Renee Vincent always has a story running through her head—usually multiple stories, to be honest. At any moment, she may be wondering about the emotional motivation for a Viking’s actions or picturing a cattleman breaking a bucking bronco. Vincent has always been prone to narrative thought, and that’s exactly the way the Northern Kentucky University graduate and bestselling author likes it.
“When I was a kid, I wrote all the time, whether it was poems or little short stories. I still have them all saved in notebooks,” Vincent says.
But making the leap from notebook writer to published author is hardly child’s play. For Vincent, that process took 12 years, and it took a devastating tragedy to motivate the completion of her debut novel. After finishing the first chapter of what was to become “Sunset Fire,” Vincent asked her sister Lindsey to read it, and the advice she received was simple—finish it. When, four months later, Lindsey was killed in a car accident, she devoted herself to answering that call, finding healing solace in writing.
“For the next eight months, I wrote and wrote and wrote day and night until I finished it,” Vincent says. “Then it was, where do I go from here? I wanted people to read it other than me. She was totally my inspiration for that. It just poured out of me at that point. I think when I finally typed out the end I cried, because it was a release. I finally did it.”
“Sunset Fire” is a historical romance novel featuring Vikings and forbidden love. The book’s success motivated Vincent to start book number two, but she found the process difficult to repeat.
“The second was the hardest. It’s called second book syndrome,” Vincent explains. “The first book does well. It’s selling. It’s getting five-star reviews. And then you put out the second book. I remember the night before release day I said, ‘Pull it. Don’t release it. It’s not ready.’ But it was released, and it did well.”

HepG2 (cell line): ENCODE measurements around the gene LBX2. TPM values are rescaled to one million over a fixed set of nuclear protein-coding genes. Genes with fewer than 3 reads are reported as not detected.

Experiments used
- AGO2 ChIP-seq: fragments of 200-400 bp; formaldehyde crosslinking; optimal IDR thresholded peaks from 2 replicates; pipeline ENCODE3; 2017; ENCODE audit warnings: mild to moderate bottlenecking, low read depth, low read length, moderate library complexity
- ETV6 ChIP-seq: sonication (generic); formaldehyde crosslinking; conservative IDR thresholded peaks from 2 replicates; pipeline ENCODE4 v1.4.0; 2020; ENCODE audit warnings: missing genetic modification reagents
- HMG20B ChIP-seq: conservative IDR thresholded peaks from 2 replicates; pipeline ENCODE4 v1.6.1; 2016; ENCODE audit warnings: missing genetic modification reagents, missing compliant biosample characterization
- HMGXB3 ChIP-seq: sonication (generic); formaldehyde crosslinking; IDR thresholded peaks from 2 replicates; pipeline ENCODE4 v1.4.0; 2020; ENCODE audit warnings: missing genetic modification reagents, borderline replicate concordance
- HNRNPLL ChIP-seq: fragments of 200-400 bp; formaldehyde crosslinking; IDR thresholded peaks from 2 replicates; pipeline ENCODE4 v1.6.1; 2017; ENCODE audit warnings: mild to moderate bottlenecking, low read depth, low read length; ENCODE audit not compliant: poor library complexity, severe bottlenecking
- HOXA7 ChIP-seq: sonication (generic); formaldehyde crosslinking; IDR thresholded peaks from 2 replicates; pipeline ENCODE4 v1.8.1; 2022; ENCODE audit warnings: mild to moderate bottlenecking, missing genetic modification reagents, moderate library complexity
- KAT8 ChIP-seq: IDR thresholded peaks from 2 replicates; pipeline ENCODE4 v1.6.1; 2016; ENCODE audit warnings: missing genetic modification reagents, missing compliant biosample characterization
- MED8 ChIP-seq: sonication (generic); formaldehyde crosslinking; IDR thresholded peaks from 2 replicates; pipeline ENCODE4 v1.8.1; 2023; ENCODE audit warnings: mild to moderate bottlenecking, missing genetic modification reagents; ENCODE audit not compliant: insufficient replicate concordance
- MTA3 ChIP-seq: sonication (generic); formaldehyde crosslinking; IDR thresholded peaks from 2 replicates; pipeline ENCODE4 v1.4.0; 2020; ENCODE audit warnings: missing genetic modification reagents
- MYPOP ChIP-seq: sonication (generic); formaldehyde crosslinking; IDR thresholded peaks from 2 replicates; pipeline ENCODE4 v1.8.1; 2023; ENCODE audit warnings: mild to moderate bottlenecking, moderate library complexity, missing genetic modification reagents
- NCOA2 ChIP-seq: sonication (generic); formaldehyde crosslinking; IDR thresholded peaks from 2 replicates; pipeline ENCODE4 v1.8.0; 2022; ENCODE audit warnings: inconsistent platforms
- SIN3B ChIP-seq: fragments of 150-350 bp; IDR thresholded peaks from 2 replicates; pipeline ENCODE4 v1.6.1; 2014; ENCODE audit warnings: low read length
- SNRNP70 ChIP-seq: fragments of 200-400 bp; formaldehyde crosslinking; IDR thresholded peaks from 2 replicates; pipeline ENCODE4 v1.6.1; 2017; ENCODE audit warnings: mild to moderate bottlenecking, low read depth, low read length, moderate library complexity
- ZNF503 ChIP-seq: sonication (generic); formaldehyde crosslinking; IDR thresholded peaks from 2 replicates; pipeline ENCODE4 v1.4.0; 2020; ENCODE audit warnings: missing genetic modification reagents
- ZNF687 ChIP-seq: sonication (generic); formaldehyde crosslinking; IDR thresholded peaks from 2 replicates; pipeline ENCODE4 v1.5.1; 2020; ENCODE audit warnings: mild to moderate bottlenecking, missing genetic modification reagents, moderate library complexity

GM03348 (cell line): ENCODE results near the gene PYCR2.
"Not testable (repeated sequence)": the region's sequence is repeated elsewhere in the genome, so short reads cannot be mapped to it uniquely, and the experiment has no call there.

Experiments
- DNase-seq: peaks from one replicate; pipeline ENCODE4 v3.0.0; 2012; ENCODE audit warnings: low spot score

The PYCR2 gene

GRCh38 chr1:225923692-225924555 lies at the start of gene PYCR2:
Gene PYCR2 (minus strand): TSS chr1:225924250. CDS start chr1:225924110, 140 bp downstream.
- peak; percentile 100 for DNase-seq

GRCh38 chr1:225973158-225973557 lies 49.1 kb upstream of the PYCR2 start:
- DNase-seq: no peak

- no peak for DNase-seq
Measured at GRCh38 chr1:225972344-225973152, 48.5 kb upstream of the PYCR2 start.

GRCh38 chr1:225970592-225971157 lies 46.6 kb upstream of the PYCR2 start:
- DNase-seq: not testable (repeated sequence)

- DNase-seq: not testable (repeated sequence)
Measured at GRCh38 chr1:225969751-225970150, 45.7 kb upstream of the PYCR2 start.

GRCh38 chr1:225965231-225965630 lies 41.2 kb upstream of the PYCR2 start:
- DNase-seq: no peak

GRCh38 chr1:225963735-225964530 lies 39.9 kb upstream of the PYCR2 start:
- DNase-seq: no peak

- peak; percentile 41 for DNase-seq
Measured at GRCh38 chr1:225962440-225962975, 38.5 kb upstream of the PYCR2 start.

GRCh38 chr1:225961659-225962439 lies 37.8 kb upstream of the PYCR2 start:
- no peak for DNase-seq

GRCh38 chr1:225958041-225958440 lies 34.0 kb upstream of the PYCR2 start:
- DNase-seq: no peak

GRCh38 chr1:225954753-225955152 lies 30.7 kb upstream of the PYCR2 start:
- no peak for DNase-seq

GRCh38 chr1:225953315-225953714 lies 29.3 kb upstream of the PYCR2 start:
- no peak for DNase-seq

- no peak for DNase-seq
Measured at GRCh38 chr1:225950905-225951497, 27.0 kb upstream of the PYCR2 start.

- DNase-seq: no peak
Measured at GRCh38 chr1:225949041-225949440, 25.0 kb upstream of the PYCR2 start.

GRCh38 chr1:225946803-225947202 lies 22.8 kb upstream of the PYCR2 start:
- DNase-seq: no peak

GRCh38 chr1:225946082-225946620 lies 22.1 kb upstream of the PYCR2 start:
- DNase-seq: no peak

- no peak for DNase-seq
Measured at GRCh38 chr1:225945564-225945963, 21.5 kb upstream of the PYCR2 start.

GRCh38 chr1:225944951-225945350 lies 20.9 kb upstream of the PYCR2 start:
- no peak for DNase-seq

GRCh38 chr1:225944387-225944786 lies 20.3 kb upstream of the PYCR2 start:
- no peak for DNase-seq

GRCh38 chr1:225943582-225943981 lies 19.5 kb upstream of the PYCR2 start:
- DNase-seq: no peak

Vincent’s career has taken off from there, with the author penning 11 books in the romance genre. The historical titles draw from a genuine love of Viking culture, but her line of contemporary novels requires little more than glancing out the window for inspiration.
“I write contemporary cowboys from Wyoming. I live on a farm, and we have horses. They say write what you know,” Vincent says.
The cowboy series landed Vincent on the bestsellers list, a longtime dream came true, when her book “Longing for Langston” was included in a multi-author box set that made USA Today’s “Best-Selling Books” list.
“When I set out to do this as a career, that was a goal. To make USA Today and eventually the New York Times,” Vincent says. “I think I screamed and I cried. Because it was that other hurdle that I wanted to reach.”
Throughout her career, her strongest supporter has been her husband, who’s read all 11 of her books. He even helped as a hands-on editor for “Sunset Fire” by literally wrestling with Vincent on their living room floor after determining a scene could not play out as it was written.
“There is a moment where the hero and heroine are struggling on the ground. He is supposed to be holding her down,” Vincent recalls. “We were on the ground of the living room floor reenacting this. He said, ‘Try, try.’ And I was trying and I couldn’t get up, so I had to rewrite it. So he was part of my research.”
Her husband isn’t the only member of her family that helps inspire her. Vincent has two daughters that keep her busy and grounded, and she’s hopeful they’ll be part of her new target audience someday.
“I would like to write historical fantasy for young adults, like Harry Potter or Narnia type of books. It’s in my head. I have a story,” Vincent says with a smile. “They’re working on a cover, but I just haven’t sat down to write it. There are so many stories in my head, and I’m just trying to figure out which one to write next.”
No matter which story she decides to tell next, Vincent will be happy, because she is literally living her dream.
“It’s such a great dream. And to be able to share that dream with my family because they are such a part of this? Wow,” she says. “This is a little piece of heaven.”